Competing redistricting suits are before the courts as the conservative Wisconsin Institute for Law & Liberty asked the state Supreme Court to step in and several nonpartisan groups went to federal court.

The actions follow a suit from a half-dozen Dem voters asking a federal court earlier this month to set a deadline for GOP lawmakers and Dem Gov. Tony Evers to pass a map before taking over to draw the lines.

All three suits have one thing in common: they argue the likelihood of Evers and GOP lawmakers reaching a deal on new legislative and congressional boundaries is extremely low.

They want the courts to declare the current lines are unconstitutional due to population shifts and to put in place plans to draw lines on their own if the Legislature and Evers fail to reach a deal in a timely fashion.

On Monday, WILL asked the conservative-leaning state Supreme Court to take original jurisdiction in the case, arguing the states have primary responsibility for drawing new lines.

In addition to seeking a declaration that the current boundaries are unconstitutional, the suit then asks the court to stay the matter until the Legislature has adopted a new plan. If that happens, the suit wants the justices to weigh in on the constitutionality of those lines. If the Legislature and guv fail to reach an agreement, the suit asks the court to draw new districts.

GOP lawmakers last week filed a motion seeking to dismiss the suit filed by the Dems voters. They called it “wildly premature” and argued lawmakers should be first given the opportunity to draw new lines.

The WILL filing acknowledges that suit. Noting that federal and state courts have concurrent jurisdiction, WILL argues the state’s role is “primary” in redistricting suits.

“The Petitioners should not be required to resort to a federal court, and only a federal court, to protect their state constitutional rights,” the filing argues.

The suit also asks the courts to make “the least number of changes to the existing maps as are necessary to meet” various requirements.

Dems sued over the maps Republicans drew in 2011, and a three-judge federal panel found the lines to be an unconstitutional political gerrymander. The U.S. Supreme Court later ruled partisan redistricting is a political question and the federal courts should stay out of such disputes.

Despite winning Wisconsin by under 21,000 votes statewide last fall, Joe Biden took just 37 of 99 state Assembly districts and 11 of 33 in the Senate, according to a analysis of the certified returns.

In May, the court rejected a request filed by WILL and former Assembly Speaker Scott Jensen, R-Waukesha, to create a process for redistricting suits that would’ve required any such action to be taken up by the justices as an original action. While the justices refused to create a process that would’ve automatically bypassed the lower courts, they didn’t rule out taking a redistricting case directly.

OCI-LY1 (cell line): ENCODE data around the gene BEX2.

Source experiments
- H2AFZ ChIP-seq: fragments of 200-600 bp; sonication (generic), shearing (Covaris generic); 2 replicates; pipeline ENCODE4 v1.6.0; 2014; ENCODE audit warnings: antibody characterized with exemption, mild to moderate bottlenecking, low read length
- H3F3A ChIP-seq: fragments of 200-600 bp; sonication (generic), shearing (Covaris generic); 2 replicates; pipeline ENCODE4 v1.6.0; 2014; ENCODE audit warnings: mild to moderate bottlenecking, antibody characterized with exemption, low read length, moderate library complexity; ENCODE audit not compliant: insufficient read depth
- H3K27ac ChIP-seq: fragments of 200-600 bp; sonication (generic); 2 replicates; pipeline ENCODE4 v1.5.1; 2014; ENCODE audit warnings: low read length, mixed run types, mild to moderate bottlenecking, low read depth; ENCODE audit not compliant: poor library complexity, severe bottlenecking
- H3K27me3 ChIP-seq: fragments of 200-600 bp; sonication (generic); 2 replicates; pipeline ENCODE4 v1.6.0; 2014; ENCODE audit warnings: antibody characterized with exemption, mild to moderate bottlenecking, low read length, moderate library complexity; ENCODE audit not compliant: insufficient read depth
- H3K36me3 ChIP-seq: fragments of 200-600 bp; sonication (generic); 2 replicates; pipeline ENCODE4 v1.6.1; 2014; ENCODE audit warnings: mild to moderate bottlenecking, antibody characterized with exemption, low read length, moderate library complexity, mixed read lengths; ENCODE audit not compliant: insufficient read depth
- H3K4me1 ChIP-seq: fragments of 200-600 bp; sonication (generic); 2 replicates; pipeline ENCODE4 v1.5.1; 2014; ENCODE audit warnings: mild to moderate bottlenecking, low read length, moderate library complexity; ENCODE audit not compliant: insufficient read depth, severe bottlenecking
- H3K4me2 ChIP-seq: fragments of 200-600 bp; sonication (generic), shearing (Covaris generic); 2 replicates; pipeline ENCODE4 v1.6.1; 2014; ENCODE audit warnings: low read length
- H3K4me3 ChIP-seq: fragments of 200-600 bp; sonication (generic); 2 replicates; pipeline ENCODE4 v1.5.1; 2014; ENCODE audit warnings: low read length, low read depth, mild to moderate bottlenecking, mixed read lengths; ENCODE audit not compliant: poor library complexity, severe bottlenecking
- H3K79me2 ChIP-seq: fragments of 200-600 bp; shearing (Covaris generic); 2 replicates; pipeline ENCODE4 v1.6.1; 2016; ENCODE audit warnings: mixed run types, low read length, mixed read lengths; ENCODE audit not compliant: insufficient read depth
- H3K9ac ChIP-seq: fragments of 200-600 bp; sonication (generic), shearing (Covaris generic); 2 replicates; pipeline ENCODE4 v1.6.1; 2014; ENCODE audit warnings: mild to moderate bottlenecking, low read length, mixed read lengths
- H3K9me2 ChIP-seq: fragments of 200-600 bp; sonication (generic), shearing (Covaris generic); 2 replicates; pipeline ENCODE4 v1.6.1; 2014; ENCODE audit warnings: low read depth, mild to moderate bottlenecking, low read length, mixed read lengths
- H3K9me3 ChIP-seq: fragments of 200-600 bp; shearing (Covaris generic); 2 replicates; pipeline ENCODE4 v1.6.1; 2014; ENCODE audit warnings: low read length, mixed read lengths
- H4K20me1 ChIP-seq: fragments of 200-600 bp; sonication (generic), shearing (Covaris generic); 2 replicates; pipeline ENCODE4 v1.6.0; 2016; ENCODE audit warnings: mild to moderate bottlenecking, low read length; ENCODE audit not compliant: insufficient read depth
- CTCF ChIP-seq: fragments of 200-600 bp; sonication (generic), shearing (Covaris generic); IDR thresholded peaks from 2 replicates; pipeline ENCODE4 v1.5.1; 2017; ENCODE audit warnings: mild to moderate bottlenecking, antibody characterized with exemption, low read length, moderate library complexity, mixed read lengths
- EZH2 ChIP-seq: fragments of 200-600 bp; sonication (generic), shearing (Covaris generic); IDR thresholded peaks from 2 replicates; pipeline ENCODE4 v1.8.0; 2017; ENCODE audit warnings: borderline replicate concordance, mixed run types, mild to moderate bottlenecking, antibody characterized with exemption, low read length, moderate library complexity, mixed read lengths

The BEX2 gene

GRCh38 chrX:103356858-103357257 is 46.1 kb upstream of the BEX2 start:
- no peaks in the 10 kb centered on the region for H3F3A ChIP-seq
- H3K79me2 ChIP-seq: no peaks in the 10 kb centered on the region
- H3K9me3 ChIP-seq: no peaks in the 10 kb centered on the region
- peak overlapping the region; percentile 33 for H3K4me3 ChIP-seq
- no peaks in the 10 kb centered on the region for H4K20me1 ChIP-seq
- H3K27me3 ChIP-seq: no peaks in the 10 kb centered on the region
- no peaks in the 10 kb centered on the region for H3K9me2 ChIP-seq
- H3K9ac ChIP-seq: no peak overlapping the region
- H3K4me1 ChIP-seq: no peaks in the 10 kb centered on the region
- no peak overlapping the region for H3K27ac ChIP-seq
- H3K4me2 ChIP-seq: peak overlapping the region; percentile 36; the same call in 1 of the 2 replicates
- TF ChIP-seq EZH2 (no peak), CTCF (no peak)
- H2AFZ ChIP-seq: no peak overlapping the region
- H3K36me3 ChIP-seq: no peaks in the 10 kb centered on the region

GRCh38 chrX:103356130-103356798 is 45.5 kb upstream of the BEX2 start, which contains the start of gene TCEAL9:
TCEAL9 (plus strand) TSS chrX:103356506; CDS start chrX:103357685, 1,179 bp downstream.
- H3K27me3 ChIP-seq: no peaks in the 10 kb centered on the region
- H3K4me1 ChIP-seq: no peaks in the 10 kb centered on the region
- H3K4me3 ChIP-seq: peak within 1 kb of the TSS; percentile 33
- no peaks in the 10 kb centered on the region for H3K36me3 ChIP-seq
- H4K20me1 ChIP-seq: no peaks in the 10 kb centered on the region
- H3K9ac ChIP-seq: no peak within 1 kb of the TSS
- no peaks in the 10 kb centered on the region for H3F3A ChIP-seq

In Monday’s filing, WILL argued the case should bypass the circuit and appeals courts because it would be “extremely difficult” for circuit court action and appellate review to be completed in enough time for the 2022 elections.

It also argues legal action can’t proceed until the Legislature completes its work on the maps, likely by year’s end. Meanwhile, a court order on the maps needs to be in place by April 15, when candidates can begin circulating nomination papers.

Read the WILL suit here.

Read the brief supporting the request for original jurisdiction here.

Meanwhile in federal court, Black Leaders Organizing for Communities, Voces de la Frontera, the Wisconsin League of Women Voters and several voters argue the “Legislature’s recent preference for litigation over legislation” underscores the likelihood of an impasse.

The Monday filing notes the various legal fights between GOP lawmakers and Evers, including a lawsuit seeking to overturn his administration’s extended stay-at-home order and supporting other actions that sought to rein in his powers.

The suit also noted GOP lawmakers had retained private counsel in anticipation of a redistricting suit.

“The low likelihood of the Legislature and the Governor reaching agreement on a redistricting plan for state legislative districts in the 2020 cycle is further reflected in the current Legislature’s frequent resort to the courts to challenge executive action in lieu of seeking political compromise,” the suit argues.

The filing argues new lines must be in place no later than March 15, the deadline for the Wisconsin Elections Commission to notify clerks which offices will be on the ballot and where information can be found about district boundaries. That is one month ahead of candidates beginning to circulate nomination papers.

The suit seeks an order from 7th Circuit Chief Judge Diane Sykes, a former Wisconsin Supreme Court justice, creating a three-judge panel to hear the suit. She has already created a three-judge panel in the other federal suit.

Read the federal lawsuit here.

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